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Smithsonian American Art Museum Collection


The Smithsonian American Art Museum is dedicated exclusively to the art and artists of the United States. All regions, cultures, and traditions are represented in the museum's collections, research resources, exhibitions, and public programs. The collection features colonial portraits, nineteenth-century landscapes, American impressionism, twentieth-century realism and abstraction, New Deal projects, sculpture, photography, prints and drawings, contemporary crafts and decorative arts, African American art, Latino art, and folk art.

The Smithsonian American Art Museum is the first federal art collection, begun in 1829 with gifts from private collections and art organizations established in the nation's capital before the founding of the Smithsonian in 1846. The museum has grown steadily to become a center for the study, enjoyment, and preservation of America's cultural heritage. Today it houses the world's most important American art collection, with artworks in all media spanning more than three centuries.

See the following categories for detailed descriptions of our collection.


The American Colonies and the Emerging Nation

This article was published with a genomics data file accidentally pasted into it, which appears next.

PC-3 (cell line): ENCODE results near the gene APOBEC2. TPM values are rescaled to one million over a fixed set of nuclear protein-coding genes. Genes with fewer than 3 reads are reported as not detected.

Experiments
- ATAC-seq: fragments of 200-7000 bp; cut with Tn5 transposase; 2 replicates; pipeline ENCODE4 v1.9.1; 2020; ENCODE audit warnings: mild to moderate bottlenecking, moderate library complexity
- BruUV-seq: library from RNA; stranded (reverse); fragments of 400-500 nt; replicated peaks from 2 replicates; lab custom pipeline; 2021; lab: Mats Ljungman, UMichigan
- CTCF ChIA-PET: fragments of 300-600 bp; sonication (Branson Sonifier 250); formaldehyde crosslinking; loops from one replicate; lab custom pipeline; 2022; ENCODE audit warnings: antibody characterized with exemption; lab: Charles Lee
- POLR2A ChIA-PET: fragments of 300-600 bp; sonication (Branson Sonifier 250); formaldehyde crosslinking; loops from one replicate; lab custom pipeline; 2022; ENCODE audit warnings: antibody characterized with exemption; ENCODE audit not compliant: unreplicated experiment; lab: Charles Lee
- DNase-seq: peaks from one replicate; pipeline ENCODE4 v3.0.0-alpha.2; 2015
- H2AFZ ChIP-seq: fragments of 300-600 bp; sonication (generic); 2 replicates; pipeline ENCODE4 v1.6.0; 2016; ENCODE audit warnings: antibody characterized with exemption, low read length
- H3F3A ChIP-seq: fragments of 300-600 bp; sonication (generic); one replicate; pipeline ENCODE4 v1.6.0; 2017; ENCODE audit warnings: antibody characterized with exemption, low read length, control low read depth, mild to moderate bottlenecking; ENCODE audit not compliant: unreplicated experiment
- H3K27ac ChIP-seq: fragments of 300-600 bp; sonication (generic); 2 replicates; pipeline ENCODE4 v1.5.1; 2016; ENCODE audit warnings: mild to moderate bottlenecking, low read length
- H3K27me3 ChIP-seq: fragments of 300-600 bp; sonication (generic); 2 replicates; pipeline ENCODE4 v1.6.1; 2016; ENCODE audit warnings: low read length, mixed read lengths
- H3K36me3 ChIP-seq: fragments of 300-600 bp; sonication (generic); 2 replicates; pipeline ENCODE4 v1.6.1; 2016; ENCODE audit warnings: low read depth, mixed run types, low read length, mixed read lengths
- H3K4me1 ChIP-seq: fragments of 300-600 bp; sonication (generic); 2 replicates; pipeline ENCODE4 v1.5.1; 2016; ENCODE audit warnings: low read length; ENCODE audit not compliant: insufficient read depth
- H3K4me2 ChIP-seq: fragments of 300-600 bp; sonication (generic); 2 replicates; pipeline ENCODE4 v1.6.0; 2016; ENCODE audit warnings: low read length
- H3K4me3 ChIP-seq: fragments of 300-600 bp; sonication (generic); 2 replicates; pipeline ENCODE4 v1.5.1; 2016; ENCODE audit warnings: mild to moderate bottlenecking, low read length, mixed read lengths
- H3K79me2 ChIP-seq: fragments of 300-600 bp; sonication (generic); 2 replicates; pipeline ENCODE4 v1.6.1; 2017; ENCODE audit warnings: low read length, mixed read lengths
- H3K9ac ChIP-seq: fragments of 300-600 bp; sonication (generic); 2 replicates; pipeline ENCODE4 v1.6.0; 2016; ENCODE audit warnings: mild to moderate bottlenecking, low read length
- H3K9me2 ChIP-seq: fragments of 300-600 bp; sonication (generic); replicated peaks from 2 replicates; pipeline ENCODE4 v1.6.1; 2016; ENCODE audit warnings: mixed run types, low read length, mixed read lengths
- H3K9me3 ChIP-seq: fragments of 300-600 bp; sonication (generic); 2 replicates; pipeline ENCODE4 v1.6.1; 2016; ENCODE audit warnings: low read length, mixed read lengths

Nineteenth-Century Art

Twentieth-Century Art


Drawings, Prints, and Photographs

Pioneering Collections: Folk Art,
African American Art, and Latino Art

Contemporary Craft and Decorative Arts

Luce Foundation Center

The museum's Luce Foundation Center for American Art is the first visible art storage and study center in Washington, D.C. This innovative public space provides new ways to experience American art. Its imaginative design allows visitors to select an area to explore at a glance with more than 3,300 works from the permanent collection in secure glass cases.

Pictured top: John Singer Sargent, Elizabeth Winthrop Chanler (Mrs. John Jay Chapman), 1893, oil, 49 3/8 x 40 1/2 in., Smithsonian American Art Museum, Gift of Chanler A. Chapman

Pictured bottom: Jacob Lawrence, The Library, 1960, tempera, 24 x 29 7/8 in., Smithsonian American Art Museum, Gift of S. C. Johnson & Son Inc.

Lecture Details
Luce Center for American Art

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